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J Hypertens. 2016 Jun;34(6):1140-50. doi: 10.1097/HJH.0000000000000890.

LEADER-4: blood pressure control in patients with type 2 diabetes and high cardiovascular risk: baseline data from the LEADER randomized trial.

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aInstitute of Cardiovascular and Medical Sciences, University of Glasgow, Glasgow, UK bDivision of Cardiology, Department of Internal Medicine, University of Texas Southwestern, Dallas, Texas, USA cInstitute of Life Science, College of Medicine, Swansea University Medical School, Swansea, UK dMossakowski Medical Research Centre, Polish Academy of Sciences eDepartment of Internal Diseases, Endocrinology and Diabetology, Central Clinical Hospital MSW, Warsaw, Poland fKardio Metabolischen Instituts, Villingen-Schwenningen, Germany gEndocrinology and Nutrition Department, Hospital Son Llàtzer, University Institute of Health Science Research (IUNICS)-Universitat de les Illes Balears, Palma de Mallorca, Spain hDivisions of Endocrinology & Metabolism, Li Ka Shing Knowledge Institute and Keenan Research Centre for Biomedical Science, St. Michael's Hospital, University of Toronto, Ontario, Canada i1st Faculty of Medicine and General University Hospital, Charles University in Prague, Prague, Czech Republic jDivision of Endocrinology and Metabolism, Istanbul Faculty of Medicine, Istanbul University, Istanbul, Turkey kDepartment of Diabetes and Endocrinology, Nelson R Mandela School of Medicine, University of KwaZulu Natal, South Africa lEndocrinology Research Centre, Diabetes Institute mI.M. Sechenov First Moscow State Medical University, Moscow, Russian Federation nFaculty of Medicine, Antwerp University Hospital, Antwerp, Belgium oDepartment of Nephrology, Hypertension & Rheumatology, Friedrich Alexander University of Erlangen, Munchen, Germany pNovo Nordisk, A/S, Bagsvaerd, Denmark qLunenfeld-Tanenbaum Research Institute, Mount Sinai Hospital, University of Toronto, Toronto, Canada rInternational Centre for Circulatory Health, Imperial College London, London, UK.



As glucagon-like peptide-1 receptor agonists lower blood pressure (BP) in type 2 diabetes mellitus (T2DM), we examined BP control in relation to targets set by international bodies prior to randomization in the Liraglutide Effect and Action in Diabetes: Evaluation of cardiovascular outcome Results (LEADER) trial.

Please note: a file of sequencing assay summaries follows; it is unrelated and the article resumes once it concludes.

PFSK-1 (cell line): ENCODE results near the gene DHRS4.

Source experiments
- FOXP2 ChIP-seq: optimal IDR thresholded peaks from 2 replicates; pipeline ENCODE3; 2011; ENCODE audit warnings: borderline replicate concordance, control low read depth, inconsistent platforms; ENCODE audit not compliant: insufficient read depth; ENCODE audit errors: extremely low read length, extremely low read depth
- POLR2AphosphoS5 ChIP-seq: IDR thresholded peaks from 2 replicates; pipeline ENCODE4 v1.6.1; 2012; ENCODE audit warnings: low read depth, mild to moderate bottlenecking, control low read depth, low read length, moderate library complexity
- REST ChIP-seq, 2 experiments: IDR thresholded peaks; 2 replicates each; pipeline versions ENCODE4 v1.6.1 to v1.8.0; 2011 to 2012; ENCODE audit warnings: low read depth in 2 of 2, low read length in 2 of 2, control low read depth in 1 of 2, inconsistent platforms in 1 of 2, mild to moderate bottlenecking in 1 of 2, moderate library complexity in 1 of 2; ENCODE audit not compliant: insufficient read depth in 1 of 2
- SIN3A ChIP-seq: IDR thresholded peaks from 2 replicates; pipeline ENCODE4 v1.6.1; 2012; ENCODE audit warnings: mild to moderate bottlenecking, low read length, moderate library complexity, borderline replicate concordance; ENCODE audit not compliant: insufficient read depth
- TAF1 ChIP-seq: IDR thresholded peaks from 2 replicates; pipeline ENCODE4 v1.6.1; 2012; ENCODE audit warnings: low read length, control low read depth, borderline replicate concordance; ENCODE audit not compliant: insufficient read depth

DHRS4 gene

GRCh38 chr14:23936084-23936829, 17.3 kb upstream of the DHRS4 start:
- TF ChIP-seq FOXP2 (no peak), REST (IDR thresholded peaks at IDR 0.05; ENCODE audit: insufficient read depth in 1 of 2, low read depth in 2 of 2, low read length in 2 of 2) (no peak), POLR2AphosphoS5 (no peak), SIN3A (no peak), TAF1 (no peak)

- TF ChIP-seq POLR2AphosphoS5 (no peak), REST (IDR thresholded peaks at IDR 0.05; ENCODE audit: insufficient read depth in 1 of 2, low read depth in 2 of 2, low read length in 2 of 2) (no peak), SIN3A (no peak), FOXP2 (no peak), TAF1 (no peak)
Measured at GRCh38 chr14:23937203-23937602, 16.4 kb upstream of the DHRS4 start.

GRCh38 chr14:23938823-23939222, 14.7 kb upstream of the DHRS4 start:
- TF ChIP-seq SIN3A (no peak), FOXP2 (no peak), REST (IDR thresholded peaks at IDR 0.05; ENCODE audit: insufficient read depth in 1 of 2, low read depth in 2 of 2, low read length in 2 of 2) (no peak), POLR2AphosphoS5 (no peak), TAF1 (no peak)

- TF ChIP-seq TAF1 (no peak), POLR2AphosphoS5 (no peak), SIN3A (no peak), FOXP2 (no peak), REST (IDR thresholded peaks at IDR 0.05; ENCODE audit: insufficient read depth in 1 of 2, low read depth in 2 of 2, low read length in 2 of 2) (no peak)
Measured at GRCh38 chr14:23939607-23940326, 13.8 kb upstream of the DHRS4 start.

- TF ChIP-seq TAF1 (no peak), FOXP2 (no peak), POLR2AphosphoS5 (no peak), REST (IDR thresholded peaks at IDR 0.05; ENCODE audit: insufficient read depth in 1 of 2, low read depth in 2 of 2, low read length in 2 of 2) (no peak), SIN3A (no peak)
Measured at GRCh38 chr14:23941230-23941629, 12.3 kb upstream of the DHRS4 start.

We analyzed baseline data from LEADER (NCT01179048), an ongoing phase 3B, randomized, double-blind, placebo-controlled cardiovascular outcomes trial examining the cardiovascular safety of the glucagon-like peptide-1 receptor agonist liraglutide in 9340 people with T2DM from 32 countries [age (all mean ± SD) 64 ± 7.2 years, BMI 32.5 ± 6.3 kg/m, duration of diabetes 12.7 ± 8.0 years], all of whom were at high risk for cardiovascular disease (CVD).


A total of 81% (n = 7592) of participants had prior CVD and 90% (n = 8408) had a prior history of hypertension. Despite prescription of multiple antihypertensive agents at baseline, only 51% were treated to a target BP of less than 140/85 mmHg and only 26% to the recommended baseline BP target of less than 130/80 mmHg. In univariate analyses, those with prior CVD were prescribed more agents (P < 0.001) and had lower BP than those without (137 ± 18.8/78 ± 10.6 mmHg versus 140 ± 17.7/80 ± 9.9 mmHg; P < 0.001). In logistic regression analyses, residency in North America (64% treated to <140/85 mmHg; 38% treated to <130/80 mmHg) was the strongest predictor of BP control.


These contemporary data confirm that BP remains insufficiently controlled in a large proportion of individuals with T2DM at high cardiovascular risk, particularly outside North America. Longitudinal data from the LEADER trial may provide further insights into BP control in relation to cardiovascular outcomes in this condition.

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